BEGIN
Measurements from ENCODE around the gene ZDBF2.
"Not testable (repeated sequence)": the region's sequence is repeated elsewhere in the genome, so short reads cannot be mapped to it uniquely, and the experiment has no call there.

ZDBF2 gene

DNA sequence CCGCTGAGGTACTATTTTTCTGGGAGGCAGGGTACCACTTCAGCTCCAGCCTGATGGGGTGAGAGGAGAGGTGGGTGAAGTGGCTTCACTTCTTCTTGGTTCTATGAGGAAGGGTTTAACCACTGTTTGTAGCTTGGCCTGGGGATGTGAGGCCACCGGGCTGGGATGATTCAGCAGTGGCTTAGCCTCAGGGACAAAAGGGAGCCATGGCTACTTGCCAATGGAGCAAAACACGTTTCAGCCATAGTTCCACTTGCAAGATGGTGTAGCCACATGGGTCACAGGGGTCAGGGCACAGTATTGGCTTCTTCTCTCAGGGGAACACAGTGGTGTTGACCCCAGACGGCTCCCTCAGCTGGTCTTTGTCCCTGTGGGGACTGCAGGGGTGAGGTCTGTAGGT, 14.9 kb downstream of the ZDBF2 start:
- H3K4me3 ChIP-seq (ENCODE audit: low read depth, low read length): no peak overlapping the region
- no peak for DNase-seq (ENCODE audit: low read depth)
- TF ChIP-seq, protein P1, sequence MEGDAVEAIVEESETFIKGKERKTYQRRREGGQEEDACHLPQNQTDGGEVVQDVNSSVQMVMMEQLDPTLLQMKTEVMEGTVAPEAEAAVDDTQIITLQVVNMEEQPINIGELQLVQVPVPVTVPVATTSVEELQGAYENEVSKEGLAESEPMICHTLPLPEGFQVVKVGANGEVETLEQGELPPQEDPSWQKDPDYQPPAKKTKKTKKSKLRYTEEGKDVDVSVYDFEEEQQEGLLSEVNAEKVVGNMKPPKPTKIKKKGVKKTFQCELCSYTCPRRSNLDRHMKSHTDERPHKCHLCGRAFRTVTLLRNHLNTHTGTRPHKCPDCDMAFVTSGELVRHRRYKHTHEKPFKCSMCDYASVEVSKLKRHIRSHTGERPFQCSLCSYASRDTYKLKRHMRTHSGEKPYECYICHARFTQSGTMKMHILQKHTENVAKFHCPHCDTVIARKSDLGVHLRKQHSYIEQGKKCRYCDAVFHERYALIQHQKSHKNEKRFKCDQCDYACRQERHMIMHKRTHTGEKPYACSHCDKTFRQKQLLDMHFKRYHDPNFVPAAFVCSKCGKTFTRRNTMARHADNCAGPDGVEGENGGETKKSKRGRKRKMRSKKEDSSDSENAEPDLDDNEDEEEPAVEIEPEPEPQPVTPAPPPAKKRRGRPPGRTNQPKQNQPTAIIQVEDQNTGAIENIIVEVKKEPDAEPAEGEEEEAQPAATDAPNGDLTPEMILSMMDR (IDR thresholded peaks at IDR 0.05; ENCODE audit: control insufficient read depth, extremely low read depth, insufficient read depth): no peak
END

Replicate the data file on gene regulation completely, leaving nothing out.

Measurements from ENCODE around the gene ZDBF2.
"Not testable (repeated sequence)": the region's sequence is repeated elsewhere in the genome, so short reads cannot be mapped to it uniquely, and the experiment has no call there.

ZDBF2 gene

DNA sequence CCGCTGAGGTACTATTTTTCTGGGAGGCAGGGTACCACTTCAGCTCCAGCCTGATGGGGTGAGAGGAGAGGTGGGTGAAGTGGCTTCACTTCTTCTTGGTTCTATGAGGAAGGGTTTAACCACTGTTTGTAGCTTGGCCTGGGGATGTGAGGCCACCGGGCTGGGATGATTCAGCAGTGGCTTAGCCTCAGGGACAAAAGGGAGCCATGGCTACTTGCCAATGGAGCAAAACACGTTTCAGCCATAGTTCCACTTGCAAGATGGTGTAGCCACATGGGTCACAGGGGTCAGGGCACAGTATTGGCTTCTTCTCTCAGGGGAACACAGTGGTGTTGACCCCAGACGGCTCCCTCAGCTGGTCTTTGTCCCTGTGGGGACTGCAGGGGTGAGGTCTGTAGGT, 14.9 kb downstream of the ZDBF2 start:
- H3K4me3 ChIP-seq (ENCODE audit: low read depth, low read length): no peak overlapping the region
- no peak for DNase-seq (ENCODE audit: low read depth)
- TF ChIP-seq, protein P1, sequence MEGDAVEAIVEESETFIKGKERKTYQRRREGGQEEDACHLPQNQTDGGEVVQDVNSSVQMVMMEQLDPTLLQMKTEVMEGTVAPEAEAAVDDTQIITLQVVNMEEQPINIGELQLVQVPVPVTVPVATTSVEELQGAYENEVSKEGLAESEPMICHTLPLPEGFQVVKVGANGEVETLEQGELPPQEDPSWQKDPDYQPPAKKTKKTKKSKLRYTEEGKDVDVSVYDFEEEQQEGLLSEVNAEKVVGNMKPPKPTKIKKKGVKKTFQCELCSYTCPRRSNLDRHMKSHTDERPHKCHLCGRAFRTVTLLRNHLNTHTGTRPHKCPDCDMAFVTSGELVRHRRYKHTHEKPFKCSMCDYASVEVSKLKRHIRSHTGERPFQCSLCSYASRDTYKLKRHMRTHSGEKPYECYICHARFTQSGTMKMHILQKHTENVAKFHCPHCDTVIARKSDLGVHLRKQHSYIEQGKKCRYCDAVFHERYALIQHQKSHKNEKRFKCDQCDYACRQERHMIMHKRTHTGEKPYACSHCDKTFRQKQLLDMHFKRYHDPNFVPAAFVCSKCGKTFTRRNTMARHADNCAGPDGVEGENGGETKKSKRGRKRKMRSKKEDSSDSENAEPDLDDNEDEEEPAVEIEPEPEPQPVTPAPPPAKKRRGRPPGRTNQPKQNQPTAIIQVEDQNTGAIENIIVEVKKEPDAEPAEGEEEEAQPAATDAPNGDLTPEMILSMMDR (IDR thresholded peaks at IDR 0.05; ENCODE audit: control insufficient read depth, extremely low read depth, insufficient read depth): no peak